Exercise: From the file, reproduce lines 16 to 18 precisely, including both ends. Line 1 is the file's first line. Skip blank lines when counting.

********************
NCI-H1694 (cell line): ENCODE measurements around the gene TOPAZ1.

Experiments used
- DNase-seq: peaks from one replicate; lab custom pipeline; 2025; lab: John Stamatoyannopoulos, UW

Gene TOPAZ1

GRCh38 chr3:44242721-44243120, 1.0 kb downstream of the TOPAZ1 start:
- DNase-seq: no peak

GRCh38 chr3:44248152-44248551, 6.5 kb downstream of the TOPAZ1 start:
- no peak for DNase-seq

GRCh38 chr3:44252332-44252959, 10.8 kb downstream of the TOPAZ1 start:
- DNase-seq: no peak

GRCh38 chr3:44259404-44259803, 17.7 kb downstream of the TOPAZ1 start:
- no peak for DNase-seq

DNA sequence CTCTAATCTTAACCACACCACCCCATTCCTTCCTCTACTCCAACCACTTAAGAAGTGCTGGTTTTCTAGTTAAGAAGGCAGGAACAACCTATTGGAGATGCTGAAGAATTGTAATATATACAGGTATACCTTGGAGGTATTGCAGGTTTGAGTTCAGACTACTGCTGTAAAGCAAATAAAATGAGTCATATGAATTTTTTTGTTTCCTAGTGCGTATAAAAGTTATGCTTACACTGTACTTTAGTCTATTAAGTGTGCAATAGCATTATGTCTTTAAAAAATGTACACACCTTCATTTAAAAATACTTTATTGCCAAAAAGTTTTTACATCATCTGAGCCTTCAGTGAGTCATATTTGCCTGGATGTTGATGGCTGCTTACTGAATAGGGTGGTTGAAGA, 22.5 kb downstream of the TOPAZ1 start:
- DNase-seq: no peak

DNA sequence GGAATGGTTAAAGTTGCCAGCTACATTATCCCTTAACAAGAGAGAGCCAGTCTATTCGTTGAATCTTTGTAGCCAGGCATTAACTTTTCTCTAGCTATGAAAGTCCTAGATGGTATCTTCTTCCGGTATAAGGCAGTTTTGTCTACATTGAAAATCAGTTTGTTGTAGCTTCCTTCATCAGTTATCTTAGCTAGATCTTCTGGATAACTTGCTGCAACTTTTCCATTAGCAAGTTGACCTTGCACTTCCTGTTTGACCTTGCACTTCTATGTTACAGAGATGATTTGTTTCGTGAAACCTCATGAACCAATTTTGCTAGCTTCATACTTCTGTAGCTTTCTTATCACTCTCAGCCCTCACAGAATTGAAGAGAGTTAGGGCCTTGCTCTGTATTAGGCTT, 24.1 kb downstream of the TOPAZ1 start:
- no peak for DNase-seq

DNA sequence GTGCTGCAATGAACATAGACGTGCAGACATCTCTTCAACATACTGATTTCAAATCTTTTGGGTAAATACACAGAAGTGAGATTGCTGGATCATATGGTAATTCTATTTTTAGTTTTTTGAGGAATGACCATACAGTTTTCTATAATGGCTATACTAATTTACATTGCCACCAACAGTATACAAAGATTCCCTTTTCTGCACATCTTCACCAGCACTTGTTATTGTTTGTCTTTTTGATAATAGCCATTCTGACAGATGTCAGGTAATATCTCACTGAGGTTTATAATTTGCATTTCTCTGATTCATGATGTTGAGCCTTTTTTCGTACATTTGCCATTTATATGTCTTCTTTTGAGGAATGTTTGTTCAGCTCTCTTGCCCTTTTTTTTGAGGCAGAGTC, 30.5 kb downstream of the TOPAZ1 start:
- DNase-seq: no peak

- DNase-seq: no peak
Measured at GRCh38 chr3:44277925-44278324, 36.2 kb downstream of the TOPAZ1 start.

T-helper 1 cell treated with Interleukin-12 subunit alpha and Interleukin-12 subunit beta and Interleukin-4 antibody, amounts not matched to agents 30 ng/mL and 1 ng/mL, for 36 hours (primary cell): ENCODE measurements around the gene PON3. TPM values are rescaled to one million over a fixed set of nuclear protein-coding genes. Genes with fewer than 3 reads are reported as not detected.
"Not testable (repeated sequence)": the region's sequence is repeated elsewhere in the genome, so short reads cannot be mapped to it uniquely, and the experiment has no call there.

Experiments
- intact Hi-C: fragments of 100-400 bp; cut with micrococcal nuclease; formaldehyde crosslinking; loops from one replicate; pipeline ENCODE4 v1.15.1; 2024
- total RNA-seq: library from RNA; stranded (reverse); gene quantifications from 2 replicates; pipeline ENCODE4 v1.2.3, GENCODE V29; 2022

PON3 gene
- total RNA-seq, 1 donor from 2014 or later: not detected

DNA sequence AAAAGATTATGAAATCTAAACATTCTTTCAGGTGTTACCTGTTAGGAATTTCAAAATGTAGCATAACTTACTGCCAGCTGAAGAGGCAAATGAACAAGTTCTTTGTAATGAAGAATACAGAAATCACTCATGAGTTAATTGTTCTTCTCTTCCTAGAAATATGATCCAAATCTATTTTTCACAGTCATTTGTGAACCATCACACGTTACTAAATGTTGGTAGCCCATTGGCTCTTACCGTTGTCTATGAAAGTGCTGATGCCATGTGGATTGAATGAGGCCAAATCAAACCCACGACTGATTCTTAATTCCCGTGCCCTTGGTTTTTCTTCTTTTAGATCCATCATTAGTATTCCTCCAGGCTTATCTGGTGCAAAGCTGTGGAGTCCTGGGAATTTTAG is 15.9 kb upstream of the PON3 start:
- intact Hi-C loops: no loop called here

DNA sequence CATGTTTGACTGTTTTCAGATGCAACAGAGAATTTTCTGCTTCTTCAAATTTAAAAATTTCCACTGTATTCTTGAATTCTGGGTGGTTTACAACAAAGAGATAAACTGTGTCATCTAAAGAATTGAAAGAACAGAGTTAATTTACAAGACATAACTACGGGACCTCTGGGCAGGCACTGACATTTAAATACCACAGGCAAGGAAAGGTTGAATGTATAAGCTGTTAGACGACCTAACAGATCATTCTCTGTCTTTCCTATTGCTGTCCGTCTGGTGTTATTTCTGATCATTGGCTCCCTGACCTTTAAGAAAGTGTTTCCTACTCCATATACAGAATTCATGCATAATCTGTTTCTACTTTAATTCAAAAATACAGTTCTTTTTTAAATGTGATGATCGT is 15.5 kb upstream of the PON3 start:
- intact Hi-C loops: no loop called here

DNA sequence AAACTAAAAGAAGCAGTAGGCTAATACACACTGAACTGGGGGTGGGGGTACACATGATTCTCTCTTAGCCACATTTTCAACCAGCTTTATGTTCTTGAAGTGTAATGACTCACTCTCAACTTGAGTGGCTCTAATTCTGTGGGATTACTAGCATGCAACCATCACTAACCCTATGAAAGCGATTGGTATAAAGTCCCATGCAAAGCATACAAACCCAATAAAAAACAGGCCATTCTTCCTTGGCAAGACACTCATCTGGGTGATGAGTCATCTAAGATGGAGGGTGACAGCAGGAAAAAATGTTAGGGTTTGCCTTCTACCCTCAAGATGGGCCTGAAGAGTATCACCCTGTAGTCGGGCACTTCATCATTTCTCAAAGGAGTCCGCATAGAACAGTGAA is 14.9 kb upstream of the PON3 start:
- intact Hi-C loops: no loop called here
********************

- no peak for DNase-seq

DNA sequence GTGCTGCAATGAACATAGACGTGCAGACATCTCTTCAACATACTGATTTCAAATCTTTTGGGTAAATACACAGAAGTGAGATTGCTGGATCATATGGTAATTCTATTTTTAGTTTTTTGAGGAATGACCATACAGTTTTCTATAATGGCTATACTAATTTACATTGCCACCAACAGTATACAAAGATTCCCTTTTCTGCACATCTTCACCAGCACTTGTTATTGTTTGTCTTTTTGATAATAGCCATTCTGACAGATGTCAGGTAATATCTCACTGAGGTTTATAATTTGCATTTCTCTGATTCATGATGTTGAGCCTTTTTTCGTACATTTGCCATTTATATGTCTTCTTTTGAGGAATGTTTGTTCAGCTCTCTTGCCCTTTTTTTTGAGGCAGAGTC, 30.5 kb downstream of the TOPAZ1 start:
- DNase-seq: no peak